The confederacy is unique for many reasons. One such way is that the Peacemaker established a matriarchal system, called the clan system, to help to bridge these nations that had been warring for centuries. One’s clan is determined by your mother, so if you mother is of the bear clan, you also are of the bear clan. But one is not allowed to marry within the same clan and so through marriage there became members of each clan throughout the Haudenosaunee Confederation. And anyone in your clan is family, no matter whether they are Cayuga, Seneca, Mohawk, Onandaga, Oneida or any other nation. This allowed one to find family no matter where you were, traveling throughout the confederacy. There are nine clans within which they are divided into three elements; air (Heron, Hawk, and Snipe), water (Turtle, Ell, and Beaver), and land (Bear, Wold, and Deer). And within some clans, such as the bear and turtle clans, there are three different species. Even today, if you meet a first nations person they will often introduce themselves by their tribe and clan name (ei: I am ____ of the Onandaga nation and of the Heron clan.) Clan mothers hold great power in the nations, as they are the ones who appoint chief, faithkeepers and other important positions within the tribe. And they can also take these positions away if they feel an individual is no longer suited for it.

As a modern day resident of these lands I am grateful to be learning about the history of the people that were here before me, and not only for historical reasons but also because they are still alive here amongst us, and their struggles are still current. Two years ago I participated in the Two Row Wampum, an event that asked for a 400 year old treaty to be recognized and honored, a clear illustration of how these struggles are still alive today. Also, as we enter a time of the year where the veil between the worlds is thin and we often honor our ancestors, through holidays such as Halloween and Day of the Dead, if feels right to call attention to the ancestors of this this land that I now stand on and have chosen to build my house on. The Haudenosaunee were and are a wise people from which we could stand to learn many lessons from, about peace and living in harmony with the land, as well as many other things. And they are also a people that need our support, understanding, and recognition as they struggle to keep what is left of their culture alive.

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A canoe and a sail boat sail parallel. Parallel lines never touch. They exist harmoniously. This was the basis for the two row treaty, the first treaty between the indigenous peoples of North America and the Europeans. When the Europeans (at this time it was the Dutch) came from the east, with their different language, culture, and ways, the native people saw that their ways were different and often conflicting from their own ways but recognized that they were still people and so sought a way to live harmoniously with them. Talks between the Europeans and the natives led to an agreement. The Europeans recorded it on paper. The native people used their own way to record the treaty; wampum beads, made from quahog shells. These beads were used by the native people for identification, to record events, and to carry messages. So the treaty was made into a wampum belt. On this belt were two parallel rows of purple beads to symbolize the native’s canoe and the european’s sailboat running parallel forever. In between these two purple rows, each two beads thick, was a row of white beads, three beads thick, for peace, friendship, and forever. The white beads represent truth. And so, in a white sea of truth, both sides agreed to travel down the road of life in peace and harmony with each other and all other beings on the planet. They pledged to not interfere with each other’s affairs and to take not more then they needed, leaving enough for the other and for the next seven generations. This treaty was to be forever. Or as the natives say, “as long as the grass grows green, as long as the water flows downhill, and as long as the sun rises in the east and sets in the west.” And indeed, the grass still grows green, the water stills flows down, and the sun still rises in the east and sets in the west. And the wampum belt still exists, as testimony to this treaty, while the piece of paper has long been lost or destroyed. But the europeans have violated this treaty many times, passing laws to try and change the native people, what they are, and how they conduct their spiritual, political, and everyday lives.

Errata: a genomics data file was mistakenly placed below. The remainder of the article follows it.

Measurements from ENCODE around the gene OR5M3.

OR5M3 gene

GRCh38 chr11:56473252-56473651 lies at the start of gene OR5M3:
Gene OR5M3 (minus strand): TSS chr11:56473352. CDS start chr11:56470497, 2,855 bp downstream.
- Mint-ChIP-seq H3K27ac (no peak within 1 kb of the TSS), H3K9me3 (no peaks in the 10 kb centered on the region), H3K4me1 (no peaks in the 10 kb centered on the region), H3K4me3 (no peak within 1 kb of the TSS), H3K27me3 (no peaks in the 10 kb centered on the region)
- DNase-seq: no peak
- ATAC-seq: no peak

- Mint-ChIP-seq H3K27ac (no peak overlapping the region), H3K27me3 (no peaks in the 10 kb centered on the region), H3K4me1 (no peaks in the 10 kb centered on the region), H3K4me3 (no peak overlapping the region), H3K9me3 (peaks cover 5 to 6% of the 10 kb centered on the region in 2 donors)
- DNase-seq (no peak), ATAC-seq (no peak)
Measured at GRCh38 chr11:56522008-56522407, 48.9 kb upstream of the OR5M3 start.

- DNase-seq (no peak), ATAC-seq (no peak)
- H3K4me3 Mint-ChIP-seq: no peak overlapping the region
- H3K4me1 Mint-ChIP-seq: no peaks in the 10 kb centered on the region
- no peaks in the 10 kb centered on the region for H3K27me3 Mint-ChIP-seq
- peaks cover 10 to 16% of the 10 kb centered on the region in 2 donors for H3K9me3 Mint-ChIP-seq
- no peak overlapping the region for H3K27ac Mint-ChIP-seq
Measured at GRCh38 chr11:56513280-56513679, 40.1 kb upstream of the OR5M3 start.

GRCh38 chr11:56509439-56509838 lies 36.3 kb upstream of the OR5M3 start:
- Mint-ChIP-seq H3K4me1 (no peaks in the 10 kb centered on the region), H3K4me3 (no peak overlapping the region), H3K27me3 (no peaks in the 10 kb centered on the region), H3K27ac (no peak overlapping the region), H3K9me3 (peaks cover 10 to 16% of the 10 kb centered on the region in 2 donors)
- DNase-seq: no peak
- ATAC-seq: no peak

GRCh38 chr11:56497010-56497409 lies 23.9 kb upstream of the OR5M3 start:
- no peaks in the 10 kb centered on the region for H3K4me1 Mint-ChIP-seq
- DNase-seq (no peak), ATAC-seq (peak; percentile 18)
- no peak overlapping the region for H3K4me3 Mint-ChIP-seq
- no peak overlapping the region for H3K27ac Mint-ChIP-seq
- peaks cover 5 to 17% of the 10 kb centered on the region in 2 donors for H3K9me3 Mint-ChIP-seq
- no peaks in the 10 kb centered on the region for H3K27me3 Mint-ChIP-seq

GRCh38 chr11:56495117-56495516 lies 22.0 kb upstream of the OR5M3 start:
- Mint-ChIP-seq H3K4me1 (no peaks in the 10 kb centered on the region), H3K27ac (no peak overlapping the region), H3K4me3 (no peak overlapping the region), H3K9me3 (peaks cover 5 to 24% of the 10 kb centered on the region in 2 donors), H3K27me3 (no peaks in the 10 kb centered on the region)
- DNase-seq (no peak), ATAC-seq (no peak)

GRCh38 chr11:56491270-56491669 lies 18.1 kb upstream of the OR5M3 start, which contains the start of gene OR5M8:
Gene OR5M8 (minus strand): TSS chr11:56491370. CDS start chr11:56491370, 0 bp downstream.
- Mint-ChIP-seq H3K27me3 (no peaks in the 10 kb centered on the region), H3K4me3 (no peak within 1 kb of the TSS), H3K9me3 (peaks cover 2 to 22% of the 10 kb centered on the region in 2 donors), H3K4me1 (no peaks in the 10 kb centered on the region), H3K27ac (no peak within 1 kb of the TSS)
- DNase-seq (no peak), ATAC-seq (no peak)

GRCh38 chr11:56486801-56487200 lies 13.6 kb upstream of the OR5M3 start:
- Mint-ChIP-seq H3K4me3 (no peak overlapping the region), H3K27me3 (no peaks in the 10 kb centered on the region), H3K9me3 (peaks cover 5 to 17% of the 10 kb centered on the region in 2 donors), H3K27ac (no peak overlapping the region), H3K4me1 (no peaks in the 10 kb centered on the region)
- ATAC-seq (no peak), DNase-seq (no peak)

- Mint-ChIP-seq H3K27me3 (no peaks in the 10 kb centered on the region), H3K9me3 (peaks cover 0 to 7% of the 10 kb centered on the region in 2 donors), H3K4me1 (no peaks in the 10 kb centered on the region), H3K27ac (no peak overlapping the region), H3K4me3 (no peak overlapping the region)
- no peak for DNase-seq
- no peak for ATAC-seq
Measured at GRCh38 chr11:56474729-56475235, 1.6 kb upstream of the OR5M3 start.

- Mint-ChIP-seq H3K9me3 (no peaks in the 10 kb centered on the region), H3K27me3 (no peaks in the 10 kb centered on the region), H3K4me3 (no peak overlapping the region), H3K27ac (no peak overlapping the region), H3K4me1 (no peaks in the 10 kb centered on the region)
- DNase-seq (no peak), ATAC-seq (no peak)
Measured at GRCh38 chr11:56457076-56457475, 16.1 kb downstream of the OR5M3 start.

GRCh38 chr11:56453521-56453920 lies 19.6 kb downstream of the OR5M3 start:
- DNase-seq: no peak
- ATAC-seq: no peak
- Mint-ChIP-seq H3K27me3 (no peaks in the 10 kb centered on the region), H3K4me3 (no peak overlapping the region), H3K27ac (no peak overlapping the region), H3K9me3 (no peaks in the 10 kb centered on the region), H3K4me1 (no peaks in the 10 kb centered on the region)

As 2013 marks the 400 year anniversary of the two row treaty the indigenous people and their allies are calling for this treaty to be honored as we move forward. We are asking to work towards an existence that leaves enough for others and for the next seven generations. An existence that does not interfere with the existence of other beings but lives harmoniously side by side. Is this not something we can all work towards? Is it not something that will lead to a better future for all our grandchildren?